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Tagged:  Working Potters




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Making it Work as a Nomadic Potter

Posted On June 2, 2014 1 Comment

It’s June, which means the Working Potters issue of Ceramics Monthly has hit the newsstands! I am always a fan of this issue because it gives a nice glimpse into how others (from all over the world) make this “studio potter thing” happen. In today’s post, Yasha Butler, an artist currently splitting her time between studios in two different countries, discusses how her nomadic lifestyle creates both logistical challenges and creative inspiration.- Jennifer Harnetty, editor.

 

PS. Read the rest of Yasha’s story, and see more images of her work in the June/July/August 2014 issue of Ceramics Monthly.

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Potter Nan Coffin Shares the Story of Her Career in Clay

Posted On June 3, 2013 2 Comments

The Ceramics Monthly Working Potters issue is out! I always love this issue because I enjoy hearing other potters talk about how they got to wherever they happen to be in their careers. In this excerpt from not of the working potter articles, Nan Coffin tells about her journey, from her first hand built kick wheels and kilns, to the lovely San Diego studio where she works today. – Jennifer Harnetty, editor.

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A Pottery Paycheck: Expert Insights into Making a Living as a Potter

Posted On February 11, 2013 8 Comments

The Working Potters issue is back. In it, eight fulltime potters share their trials, tribulations and triumphs working for a living in this field. Today, we’ll present an excerpt from that article.

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Working Potters Series: Linda Christianson Shares the Tale of her Adventurous Life in Pottery

Posted On June 25, 2012 8 Comments

For potter Linda Christianson, making pottery wasn’t a career, but more of a requirement that the rest of her life would just have to adjust to. In today’s post, Linda shares how did whatever it would take to make her life with pottery possible. From setting up a self service pottery shop at the end of her driveway, to living in a rent-free farmhouse with no heat or electricity, Linda shares how her determination and hard work lead her to the successful way of life she has today.

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Working Potter Mark Knott Shares his Secrets to Success in Pottery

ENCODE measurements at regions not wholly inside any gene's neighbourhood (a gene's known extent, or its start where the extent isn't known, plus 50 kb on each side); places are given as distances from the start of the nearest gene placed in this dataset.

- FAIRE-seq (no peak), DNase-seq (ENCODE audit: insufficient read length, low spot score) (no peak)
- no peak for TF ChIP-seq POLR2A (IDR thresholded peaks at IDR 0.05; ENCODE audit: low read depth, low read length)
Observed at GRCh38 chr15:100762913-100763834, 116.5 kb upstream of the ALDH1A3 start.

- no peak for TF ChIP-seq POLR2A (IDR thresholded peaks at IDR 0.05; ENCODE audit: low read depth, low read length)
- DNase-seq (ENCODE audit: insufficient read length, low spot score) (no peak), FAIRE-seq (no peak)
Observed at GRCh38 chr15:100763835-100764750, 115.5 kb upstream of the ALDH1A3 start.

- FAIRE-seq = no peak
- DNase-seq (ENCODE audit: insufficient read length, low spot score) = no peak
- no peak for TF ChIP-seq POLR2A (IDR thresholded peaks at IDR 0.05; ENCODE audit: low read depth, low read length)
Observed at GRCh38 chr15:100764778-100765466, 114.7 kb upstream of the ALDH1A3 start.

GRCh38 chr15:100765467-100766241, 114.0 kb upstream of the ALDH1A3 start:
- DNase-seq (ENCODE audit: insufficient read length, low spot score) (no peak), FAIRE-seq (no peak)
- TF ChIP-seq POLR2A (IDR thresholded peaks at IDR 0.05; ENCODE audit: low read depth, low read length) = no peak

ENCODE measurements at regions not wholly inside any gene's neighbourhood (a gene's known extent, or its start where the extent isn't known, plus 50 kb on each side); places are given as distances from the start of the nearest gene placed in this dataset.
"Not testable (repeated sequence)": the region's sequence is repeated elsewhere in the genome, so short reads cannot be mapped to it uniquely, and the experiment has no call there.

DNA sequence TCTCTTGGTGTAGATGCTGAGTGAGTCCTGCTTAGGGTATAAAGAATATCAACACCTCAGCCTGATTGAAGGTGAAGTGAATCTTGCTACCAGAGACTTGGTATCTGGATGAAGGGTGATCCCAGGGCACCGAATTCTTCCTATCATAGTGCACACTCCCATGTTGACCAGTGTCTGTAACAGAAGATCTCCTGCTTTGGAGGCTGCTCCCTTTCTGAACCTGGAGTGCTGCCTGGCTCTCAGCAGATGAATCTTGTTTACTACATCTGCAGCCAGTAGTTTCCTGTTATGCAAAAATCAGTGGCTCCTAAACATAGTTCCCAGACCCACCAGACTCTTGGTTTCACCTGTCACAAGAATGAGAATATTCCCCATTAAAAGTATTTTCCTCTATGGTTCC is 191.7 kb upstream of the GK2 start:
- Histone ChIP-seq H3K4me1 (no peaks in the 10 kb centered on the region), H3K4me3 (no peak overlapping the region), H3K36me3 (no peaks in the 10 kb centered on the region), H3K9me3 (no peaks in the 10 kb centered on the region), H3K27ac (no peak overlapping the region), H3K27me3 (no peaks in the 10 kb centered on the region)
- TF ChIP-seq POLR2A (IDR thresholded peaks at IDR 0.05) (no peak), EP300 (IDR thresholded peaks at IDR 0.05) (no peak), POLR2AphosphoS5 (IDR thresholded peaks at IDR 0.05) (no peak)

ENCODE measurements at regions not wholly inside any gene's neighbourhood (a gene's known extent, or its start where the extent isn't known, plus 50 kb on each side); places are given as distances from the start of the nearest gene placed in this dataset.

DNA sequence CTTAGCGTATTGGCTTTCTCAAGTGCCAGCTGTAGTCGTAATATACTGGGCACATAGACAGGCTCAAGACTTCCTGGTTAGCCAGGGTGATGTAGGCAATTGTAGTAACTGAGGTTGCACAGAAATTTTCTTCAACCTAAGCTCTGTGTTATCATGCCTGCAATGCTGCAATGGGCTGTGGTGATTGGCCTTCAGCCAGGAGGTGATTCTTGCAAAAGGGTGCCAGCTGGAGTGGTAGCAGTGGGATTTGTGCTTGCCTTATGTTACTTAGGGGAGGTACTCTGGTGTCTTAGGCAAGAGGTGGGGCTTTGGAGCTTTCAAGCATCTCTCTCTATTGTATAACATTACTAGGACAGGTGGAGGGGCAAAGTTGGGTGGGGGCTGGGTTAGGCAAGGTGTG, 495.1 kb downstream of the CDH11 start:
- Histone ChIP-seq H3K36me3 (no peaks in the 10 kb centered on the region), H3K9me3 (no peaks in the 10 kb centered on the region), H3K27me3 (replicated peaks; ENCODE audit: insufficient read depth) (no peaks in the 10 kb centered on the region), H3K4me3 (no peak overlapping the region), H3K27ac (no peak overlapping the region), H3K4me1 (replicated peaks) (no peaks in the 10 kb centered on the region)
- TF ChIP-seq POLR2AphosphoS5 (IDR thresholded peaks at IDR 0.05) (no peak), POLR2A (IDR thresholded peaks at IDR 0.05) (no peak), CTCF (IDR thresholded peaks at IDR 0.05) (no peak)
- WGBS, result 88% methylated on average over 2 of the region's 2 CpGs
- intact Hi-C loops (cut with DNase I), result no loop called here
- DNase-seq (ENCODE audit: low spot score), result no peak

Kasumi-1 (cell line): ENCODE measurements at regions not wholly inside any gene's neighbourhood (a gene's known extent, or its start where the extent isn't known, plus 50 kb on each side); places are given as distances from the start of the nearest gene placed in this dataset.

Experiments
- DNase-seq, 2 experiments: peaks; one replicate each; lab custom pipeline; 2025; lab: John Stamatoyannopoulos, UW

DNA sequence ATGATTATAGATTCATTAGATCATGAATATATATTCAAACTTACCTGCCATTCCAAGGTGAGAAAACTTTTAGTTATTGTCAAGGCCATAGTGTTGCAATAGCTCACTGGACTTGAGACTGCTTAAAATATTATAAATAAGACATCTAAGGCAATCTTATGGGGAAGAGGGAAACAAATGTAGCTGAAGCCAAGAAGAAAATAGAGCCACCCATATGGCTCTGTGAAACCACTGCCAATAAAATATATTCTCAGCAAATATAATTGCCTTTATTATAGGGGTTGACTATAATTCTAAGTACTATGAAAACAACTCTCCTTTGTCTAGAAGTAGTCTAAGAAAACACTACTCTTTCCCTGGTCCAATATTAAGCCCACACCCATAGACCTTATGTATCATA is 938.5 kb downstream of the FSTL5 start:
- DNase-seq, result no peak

Posted On May 23, 2012 6 Comments

In today’s post, an excerpt from the Ceramics Monthly’s Working Potter series, successful potter Mark Knott shares his approach to the handmade pottery business.

Photo of Victoria Christen hard at work in her pottery studio.

Working Potter Victoria Christen Discusses her Road to Success

Posted On December 28, 2011 0 Comments
I always find it fascinating to talk to other potters about how successful bodies of work came about. Victoria Christen started out as a sculptor, but after taking a break from sculpture and making some small pots, she came to realize that she really enjoyed the pace of making pots. She found it freeing to… Read More »
Yellow faceted box, 4½ in. (12 cm) in height, stoneware, gas reduction fired, 2009.

The Life and Times of a Successful Professional Potter

Posted On June 9, 2010 11 Comments

In today’s post, an excerpt from the Working Potters focus in the June/July/August 2010 issue of Ceramics Monthly, Sequoia Miller tells the story of how he went on from his first class at Greenwich House Pottery to establish a successful career for himself.

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Ceramics Monthly, June/July/August 2010

Posted On May 24, 2010 0 Comments

Focus: Working Potters

Are you good at making tough decisions, setting priorities and sticking to them, working six to seven days a week, keeping your overhead low, living frugally, and sticking to deadlines? Then you should become a professional potter. Oh, by the way, you also must be really good at making really good pots—lots of them. You may be surprised to know that there are quite a few people who fit this description, and we’re featuring six of them in this issue.
Buy this back issue – $4.99 (PDF only)

Photo of Mark Skudlarek in his studio.

Working Potters: Mark Skudlarek

Posted On May 21, 2010 1 Comment

The initial reason I wanted to make a living at pottery was that it would provide me with a degree of independence. I imagine this was instilled in me growing up on a dairy farm in central Minnesota. I was accustomed to work but what I enjoyed about pottery (and farming) was the cyclical nature of the occupation and the ability to live and work from home.

Photo of Joanna Howells throwing on the wheel in her studio

Working Potters: Joanna Howells

Posted On May 21, 2010 1 Comment

I fell in love with making almost as soon as I touched clay, some two years before leaving school. But it was at Cambridge University, where I visited the Fitzwilliam Museum twice a week to see the early Chinese porcelains from the Song period, that I discovered a determination to give up medicine as a career and pursue ceramics.